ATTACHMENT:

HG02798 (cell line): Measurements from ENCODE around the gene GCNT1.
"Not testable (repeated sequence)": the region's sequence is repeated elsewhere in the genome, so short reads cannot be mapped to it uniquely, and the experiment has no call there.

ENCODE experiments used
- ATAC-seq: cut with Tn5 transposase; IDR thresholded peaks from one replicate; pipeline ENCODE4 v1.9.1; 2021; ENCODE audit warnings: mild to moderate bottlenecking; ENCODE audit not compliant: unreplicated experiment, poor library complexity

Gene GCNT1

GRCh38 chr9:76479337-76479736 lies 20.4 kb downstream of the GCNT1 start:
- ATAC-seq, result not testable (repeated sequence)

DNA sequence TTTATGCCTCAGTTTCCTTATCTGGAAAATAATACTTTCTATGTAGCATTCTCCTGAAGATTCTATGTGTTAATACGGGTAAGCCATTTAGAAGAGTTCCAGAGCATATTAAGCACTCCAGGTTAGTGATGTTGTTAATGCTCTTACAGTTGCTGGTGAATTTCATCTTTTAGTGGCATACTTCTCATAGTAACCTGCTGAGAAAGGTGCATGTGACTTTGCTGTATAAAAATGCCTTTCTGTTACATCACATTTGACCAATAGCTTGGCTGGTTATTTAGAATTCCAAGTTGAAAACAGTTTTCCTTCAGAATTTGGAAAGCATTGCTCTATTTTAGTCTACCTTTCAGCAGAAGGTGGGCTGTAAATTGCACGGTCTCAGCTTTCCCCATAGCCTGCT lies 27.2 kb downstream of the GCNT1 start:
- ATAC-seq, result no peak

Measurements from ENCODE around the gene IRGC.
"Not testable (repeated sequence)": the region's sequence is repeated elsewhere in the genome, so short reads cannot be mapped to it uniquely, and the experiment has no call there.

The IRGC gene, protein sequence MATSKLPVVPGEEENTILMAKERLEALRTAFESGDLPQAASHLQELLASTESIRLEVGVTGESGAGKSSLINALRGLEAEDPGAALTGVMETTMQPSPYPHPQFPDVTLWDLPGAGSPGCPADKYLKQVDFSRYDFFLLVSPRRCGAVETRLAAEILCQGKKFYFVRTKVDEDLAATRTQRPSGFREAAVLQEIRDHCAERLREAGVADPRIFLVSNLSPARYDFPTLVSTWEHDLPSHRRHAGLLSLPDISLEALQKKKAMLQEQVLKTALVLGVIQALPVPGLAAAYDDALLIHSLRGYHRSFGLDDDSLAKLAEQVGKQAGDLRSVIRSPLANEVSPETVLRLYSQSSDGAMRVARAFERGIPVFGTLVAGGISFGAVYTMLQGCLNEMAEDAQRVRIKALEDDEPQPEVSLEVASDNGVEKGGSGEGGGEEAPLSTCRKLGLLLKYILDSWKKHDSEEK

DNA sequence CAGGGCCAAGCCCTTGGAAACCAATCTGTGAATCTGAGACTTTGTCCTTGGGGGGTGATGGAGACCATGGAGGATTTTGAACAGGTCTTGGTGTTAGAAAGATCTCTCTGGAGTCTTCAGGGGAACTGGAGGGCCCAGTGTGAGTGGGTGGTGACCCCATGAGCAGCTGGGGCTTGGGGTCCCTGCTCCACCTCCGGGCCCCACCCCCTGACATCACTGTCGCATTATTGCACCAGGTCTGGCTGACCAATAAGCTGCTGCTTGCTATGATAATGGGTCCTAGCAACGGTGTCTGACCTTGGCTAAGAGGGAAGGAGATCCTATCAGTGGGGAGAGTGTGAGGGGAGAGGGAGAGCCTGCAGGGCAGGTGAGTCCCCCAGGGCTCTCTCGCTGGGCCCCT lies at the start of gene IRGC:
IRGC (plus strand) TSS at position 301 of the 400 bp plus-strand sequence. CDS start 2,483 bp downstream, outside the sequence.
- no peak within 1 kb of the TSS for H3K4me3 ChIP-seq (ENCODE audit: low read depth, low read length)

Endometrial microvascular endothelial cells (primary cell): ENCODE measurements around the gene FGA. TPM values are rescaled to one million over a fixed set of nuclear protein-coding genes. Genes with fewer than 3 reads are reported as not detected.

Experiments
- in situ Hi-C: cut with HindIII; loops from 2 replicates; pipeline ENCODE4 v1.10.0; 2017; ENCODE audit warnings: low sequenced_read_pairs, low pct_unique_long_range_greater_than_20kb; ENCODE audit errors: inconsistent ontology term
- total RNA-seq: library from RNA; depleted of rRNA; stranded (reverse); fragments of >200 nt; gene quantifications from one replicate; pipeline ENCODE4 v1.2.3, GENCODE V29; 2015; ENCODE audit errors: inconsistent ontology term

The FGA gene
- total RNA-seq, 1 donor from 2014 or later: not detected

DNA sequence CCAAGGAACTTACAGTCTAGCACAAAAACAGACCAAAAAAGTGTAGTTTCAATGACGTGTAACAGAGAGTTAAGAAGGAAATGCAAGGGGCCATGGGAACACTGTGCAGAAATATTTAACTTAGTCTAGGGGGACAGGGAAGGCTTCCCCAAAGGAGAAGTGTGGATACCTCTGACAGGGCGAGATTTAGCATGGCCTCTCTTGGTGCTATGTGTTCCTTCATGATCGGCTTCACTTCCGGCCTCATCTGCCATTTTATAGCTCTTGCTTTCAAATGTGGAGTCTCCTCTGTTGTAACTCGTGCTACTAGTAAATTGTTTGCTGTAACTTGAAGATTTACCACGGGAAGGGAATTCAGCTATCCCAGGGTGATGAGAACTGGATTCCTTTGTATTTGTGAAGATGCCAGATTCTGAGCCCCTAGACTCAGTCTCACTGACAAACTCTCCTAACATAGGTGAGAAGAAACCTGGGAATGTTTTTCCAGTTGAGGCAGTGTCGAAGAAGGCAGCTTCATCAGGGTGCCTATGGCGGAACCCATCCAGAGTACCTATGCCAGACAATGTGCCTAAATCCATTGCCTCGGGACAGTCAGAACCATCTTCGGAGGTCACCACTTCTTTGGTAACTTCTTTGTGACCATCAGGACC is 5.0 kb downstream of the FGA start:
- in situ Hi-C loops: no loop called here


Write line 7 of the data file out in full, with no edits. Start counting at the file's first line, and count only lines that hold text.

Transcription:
- ATAC-seq, result not testable (repeated sequence)